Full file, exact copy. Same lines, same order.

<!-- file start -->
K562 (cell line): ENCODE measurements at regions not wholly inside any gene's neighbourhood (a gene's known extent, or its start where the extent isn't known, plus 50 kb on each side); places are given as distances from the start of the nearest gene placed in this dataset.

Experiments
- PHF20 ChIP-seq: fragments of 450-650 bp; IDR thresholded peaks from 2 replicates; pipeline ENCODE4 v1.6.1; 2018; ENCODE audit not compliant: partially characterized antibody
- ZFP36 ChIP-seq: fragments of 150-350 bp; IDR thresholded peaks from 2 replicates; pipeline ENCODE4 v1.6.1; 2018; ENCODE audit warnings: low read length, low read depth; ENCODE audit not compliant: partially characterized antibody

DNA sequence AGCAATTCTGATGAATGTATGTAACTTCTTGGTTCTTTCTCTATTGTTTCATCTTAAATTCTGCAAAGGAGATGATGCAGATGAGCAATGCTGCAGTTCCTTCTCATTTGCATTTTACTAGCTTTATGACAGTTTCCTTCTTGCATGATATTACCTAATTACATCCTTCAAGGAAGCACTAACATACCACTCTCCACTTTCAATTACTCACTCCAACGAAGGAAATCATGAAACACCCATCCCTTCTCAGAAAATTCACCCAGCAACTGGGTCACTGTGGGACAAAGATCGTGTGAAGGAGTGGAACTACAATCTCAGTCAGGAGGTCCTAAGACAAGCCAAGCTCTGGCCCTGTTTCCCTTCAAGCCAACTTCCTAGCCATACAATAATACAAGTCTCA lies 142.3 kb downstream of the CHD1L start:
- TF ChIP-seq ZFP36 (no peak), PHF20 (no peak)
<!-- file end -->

K562 (cell line): ENCODE measurements at regions not wholly inside any gene's neighbourhood (a gene's known extent, or its start where the extent isn't known, plus 50 kb on each side); places are given as distances from the start of the nearest gene placed in this dataset.

Experiments
- PHF20 ChIP-seq: fragments of 450-650 bp; IDR thresholded peaks from 2 replicates; pipeline ENCODE4 v1.6.1; 2018; ENCODE audit not compliant: partially characterized antibody
- ZFP36 ChIP-seq: fragments of 150-350 bp; IDR thresholded peaks from 2 replicates; pipeline ENCODE4 v1.6.1; 2018; ENCODE audit warnings: low read length, low read depth; ENCODE audit not compliant: partially characterized antibody

DNA sequence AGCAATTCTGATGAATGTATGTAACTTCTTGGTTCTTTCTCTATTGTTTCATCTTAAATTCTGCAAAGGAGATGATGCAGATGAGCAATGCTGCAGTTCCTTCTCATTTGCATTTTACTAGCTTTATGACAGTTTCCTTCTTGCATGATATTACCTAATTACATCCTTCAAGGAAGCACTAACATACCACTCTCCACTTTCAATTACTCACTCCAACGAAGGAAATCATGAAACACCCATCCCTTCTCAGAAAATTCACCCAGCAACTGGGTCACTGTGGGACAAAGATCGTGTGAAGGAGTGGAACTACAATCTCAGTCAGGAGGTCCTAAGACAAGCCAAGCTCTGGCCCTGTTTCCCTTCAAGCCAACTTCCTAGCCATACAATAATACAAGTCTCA lies 142.3 kb downstream of the CHD1L start:
- TF ChIP-seq ZFP36 (no peak), PHF20 (no peak)